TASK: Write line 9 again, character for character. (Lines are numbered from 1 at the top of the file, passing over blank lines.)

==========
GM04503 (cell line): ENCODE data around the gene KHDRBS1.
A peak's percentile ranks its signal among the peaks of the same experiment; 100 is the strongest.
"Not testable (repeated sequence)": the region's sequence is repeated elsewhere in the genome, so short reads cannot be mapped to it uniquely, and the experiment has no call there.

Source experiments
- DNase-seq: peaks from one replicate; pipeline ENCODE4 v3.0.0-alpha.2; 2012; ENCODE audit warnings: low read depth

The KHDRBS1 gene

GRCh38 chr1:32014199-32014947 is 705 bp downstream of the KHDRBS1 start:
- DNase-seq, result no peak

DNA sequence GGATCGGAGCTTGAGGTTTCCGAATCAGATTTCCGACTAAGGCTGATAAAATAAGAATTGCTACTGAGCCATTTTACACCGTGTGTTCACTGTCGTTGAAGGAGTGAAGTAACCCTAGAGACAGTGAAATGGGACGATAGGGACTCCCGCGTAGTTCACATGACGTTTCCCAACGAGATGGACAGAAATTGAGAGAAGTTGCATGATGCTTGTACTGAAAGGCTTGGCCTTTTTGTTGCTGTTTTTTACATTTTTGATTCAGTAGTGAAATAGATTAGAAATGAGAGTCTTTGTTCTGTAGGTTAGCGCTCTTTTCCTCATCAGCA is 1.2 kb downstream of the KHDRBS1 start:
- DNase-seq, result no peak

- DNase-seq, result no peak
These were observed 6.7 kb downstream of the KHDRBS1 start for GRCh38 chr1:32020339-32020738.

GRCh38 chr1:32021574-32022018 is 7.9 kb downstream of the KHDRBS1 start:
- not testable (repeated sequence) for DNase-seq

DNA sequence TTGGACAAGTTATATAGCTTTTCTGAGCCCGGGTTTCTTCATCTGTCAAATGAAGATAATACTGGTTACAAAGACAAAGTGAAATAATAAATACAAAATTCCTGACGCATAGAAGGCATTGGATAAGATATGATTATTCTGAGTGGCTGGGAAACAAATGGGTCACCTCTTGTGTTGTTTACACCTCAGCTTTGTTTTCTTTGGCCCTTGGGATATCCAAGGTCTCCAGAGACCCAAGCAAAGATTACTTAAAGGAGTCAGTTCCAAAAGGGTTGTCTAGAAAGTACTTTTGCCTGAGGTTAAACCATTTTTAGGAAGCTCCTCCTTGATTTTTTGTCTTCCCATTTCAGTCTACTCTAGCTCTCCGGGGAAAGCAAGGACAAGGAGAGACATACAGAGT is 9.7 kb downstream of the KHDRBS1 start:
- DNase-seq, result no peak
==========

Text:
DNA sequence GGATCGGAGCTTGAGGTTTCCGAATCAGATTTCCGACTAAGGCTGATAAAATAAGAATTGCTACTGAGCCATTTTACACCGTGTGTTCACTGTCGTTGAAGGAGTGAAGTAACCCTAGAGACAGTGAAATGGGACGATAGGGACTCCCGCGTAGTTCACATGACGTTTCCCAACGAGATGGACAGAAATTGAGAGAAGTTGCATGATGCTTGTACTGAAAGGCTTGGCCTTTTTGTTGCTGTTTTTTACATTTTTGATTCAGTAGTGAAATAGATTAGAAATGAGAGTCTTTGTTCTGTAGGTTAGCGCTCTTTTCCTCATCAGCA is 1.2 kb downstream of the KHDRBS1 start: